Andy Davies dug into the shared caching situation on Safari, in Safari, Caching and Third-Party Resources. The shared cache in Safari may be more stingy that most people would have guessed:
What this means is Safari caches content from third-party origins separately for each document origin, so for example if two sites, say a.com and b.com both use a common library, third-party.com/script.js, then script.js will be cached separately for both sites.
And if someone has an ‘empty’ cache and visits the first site and then the other, script.js will be downloaded twice.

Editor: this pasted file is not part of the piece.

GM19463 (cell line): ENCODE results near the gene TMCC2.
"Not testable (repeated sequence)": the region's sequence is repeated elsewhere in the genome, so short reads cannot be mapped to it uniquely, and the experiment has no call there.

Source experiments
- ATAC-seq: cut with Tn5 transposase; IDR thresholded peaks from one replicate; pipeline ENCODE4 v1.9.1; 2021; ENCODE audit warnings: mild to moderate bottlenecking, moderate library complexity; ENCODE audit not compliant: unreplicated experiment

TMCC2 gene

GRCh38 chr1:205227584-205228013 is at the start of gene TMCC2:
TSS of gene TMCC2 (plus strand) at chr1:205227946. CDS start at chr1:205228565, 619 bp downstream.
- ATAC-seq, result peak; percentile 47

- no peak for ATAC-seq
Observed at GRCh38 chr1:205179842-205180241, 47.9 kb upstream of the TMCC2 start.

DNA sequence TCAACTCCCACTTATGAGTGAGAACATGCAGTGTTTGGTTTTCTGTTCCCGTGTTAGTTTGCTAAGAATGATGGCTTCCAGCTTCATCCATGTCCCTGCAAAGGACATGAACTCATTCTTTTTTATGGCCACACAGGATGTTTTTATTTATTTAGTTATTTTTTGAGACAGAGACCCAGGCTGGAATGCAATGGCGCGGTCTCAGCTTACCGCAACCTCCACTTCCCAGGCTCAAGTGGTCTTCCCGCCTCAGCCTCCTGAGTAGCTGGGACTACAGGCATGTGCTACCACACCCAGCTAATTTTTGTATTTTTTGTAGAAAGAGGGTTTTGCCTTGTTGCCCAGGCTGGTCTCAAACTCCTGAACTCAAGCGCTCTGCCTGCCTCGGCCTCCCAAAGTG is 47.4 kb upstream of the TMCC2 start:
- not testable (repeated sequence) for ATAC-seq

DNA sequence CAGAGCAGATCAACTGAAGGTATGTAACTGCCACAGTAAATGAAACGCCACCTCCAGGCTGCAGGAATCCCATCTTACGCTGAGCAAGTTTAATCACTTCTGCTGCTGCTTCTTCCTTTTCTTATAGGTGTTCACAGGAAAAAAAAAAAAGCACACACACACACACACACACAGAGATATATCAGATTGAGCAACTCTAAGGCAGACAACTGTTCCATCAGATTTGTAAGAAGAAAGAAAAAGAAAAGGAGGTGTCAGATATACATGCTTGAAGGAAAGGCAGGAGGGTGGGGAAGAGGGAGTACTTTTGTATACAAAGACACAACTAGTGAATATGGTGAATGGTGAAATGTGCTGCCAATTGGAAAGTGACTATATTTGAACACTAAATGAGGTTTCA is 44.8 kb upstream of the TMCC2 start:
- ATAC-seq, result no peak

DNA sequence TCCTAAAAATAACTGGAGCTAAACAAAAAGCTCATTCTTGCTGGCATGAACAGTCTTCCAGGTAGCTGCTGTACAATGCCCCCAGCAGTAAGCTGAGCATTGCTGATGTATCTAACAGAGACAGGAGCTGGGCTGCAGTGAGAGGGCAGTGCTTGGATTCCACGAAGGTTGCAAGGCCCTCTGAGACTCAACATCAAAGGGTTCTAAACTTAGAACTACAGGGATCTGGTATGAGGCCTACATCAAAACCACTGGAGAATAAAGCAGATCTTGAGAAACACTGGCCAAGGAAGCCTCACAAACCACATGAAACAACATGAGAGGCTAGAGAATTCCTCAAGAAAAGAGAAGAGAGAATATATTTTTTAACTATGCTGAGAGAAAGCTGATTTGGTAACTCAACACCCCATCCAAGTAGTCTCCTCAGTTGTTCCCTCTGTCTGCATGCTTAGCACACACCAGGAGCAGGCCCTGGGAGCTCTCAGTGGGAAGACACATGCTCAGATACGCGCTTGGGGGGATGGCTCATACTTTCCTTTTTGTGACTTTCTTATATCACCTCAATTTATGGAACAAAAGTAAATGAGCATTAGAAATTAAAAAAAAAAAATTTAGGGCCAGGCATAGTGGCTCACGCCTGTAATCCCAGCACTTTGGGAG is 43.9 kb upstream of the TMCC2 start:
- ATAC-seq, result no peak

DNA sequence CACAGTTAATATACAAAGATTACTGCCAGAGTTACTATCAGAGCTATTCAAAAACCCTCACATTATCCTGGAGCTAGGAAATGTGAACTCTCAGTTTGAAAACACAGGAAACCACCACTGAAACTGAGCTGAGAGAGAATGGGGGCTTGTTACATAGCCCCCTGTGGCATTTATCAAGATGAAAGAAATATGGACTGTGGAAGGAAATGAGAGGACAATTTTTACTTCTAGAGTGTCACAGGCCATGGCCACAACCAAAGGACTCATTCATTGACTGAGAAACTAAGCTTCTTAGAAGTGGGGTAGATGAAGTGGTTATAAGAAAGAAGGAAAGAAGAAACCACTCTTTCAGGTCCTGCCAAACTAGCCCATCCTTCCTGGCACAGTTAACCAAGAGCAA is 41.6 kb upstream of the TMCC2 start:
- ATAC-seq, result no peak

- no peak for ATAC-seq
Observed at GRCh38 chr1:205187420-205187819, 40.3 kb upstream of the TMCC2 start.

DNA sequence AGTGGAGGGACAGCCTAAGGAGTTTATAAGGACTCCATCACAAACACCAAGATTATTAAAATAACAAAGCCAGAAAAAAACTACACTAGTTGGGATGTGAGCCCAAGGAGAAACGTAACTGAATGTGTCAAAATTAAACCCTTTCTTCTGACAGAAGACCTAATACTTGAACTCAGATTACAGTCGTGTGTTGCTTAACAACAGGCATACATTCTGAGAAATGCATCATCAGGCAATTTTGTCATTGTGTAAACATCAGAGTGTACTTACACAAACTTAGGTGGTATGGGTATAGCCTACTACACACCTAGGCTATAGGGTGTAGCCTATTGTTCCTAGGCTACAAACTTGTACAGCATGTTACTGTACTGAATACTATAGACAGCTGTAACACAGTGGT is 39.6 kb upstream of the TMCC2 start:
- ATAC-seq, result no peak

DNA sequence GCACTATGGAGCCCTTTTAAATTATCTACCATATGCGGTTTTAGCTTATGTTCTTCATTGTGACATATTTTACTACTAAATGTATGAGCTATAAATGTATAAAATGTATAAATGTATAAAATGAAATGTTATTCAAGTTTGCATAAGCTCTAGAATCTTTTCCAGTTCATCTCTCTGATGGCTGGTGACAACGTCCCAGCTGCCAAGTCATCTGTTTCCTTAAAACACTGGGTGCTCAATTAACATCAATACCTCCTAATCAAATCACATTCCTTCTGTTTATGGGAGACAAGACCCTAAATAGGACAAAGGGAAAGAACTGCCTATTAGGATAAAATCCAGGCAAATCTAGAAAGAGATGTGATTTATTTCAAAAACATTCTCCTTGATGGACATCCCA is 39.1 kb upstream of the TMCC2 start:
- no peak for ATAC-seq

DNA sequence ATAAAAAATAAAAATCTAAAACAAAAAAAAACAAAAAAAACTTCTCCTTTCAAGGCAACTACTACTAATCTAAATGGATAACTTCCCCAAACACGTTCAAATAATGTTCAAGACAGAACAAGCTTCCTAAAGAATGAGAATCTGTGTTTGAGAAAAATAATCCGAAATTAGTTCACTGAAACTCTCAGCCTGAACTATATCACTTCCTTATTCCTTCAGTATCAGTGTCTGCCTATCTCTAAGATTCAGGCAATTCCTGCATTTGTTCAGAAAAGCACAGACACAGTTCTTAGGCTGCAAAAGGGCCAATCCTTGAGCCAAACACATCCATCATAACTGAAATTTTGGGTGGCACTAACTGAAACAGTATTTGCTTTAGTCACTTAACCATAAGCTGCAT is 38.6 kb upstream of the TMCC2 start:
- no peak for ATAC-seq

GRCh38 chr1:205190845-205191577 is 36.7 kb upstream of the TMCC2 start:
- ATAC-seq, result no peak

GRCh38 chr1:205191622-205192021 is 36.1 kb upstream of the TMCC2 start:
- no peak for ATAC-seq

This is another situation of having to measure to make sure that the rule of thumb is actually helping in your specific case. The numbers from the HTTP Archive research were not exciting:
The March 2018 HTTP Archive (desktop) run has data for approximately 466,000 pages and the most popular public library, jQuery 1.11.3 from ajax.googleapis.com (served over HTTPS), is used by just over 1% of them.
I’m not sure what level adoption needs to reach for shared caching to achieve critical mass but 1% certainly seems unlikely to be high enough and even Google’s most popular font – OpenSans – is only requested by around 9% of pages in the HTTP Archive.
If 9% ends up being the upper bound for shared cache hits, we need to start re-thinking our approach.